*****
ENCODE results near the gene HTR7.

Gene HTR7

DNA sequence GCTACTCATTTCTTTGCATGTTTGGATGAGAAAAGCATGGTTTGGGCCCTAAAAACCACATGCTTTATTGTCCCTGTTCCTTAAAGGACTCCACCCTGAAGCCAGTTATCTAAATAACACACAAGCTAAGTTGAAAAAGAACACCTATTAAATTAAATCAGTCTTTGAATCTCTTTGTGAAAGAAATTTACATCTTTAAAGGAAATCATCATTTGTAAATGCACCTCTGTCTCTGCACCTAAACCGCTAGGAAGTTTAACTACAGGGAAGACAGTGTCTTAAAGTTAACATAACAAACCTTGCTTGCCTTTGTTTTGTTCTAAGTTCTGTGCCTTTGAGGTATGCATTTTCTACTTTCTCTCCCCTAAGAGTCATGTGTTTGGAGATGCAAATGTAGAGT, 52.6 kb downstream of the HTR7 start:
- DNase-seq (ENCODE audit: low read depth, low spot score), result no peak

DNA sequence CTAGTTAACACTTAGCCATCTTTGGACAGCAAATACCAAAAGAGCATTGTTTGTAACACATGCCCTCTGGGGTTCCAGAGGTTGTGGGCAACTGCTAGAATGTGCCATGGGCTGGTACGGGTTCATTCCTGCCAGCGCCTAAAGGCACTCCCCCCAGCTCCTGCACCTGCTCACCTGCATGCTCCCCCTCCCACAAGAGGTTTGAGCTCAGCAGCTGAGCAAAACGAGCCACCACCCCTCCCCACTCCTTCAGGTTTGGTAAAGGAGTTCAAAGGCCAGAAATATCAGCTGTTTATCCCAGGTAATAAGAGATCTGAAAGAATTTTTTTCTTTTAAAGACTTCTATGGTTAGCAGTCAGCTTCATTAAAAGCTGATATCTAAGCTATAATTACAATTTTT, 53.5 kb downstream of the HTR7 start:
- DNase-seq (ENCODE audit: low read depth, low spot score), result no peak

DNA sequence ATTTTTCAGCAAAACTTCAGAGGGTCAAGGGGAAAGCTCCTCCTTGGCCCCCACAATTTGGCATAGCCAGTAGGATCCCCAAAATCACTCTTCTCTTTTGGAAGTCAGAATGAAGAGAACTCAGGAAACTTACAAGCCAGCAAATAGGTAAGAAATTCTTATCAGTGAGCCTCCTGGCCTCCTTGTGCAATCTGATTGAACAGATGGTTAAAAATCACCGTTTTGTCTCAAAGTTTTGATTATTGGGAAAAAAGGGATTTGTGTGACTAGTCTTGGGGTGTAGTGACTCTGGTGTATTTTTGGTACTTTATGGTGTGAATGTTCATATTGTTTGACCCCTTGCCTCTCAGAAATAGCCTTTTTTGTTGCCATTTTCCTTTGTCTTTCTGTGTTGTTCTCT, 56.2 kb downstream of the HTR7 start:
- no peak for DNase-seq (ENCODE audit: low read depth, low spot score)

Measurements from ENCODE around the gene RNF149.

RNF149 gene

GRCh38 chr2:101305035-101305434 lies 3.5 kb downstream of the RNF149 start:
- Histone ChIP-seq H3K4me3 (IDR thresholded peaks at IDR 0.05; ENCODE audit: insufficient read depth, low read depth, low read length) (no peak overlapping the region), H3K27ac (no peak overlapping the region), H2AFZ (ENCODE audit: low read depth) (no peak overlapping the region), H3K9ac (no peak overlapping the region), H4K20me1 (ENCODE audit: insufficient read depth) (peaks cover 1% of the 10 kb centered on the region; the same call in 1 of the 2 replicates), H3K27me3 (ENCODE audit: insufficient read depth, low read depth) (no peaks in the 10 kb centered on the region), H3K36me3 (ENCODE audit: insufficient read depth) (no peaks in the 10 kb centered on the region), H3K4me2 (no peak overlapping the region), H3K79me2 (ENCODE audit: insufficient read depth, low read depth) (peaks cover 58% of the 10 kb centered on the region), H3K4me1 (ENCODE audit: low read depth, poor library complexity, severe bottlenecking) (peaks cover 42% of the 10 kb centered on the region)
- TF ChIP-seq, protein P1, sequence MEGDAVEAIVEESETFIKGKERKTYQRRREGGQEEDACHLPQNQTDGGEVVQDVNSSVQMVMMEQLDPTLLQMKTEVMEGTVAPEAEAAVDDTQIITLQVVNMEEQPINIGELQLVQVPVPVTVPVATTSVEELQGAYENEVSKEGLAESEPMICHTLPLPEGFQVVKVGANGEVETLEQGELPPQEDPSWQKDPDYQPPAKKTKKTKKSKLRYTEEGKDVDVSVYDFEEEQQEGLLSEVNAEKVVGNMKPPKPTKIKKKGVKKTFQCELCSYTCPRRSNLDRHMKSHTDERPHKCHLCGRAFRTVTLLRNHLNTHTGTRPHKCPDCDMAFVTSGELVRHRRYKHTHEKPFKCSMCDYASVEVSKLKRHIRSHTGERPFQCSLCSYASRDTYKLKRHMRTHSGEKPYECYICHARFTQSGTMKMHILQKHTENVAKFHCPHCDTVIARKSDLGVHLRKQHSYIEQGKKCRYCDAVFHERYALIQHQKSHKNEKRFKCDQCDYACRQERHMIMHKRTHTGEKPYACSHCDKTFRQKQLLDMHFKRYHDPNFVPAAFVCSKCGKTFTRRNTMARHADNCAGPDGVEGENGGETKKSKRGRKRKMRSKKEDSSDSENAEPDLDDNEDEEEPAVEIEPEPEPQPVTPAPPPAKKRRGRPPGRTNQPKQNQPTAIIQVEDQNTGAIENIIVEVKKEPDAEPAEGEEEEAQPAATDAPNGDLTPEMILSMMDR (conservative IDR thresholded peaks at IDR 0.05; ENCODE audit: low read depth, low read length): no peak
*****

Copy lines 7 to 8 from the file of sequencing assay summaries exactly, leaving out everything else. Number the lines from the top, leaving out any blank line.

DNA sequence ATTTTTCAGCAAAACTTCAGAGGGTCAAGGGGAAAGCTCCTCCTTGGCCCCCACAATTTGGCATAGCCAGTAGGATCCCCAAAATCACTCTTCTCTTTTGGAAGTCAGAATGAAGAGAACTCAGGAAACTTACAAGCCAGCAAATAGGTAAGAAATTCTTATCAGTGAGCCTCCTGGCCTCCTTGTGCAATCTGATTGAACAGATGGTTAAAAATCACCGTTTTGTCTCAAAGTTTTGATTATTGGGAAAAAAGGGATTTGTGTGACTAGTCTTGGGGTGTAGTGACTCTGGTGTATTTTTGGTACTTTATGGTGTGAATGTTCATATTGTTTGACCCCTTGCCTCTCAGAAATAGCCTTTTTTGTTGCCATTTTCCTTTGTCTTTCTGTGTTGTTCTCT, 56.2 kb downstream of the HTR7 start:
- no peak for DNase-seq (ENCODE audit: low read depth, low spot score)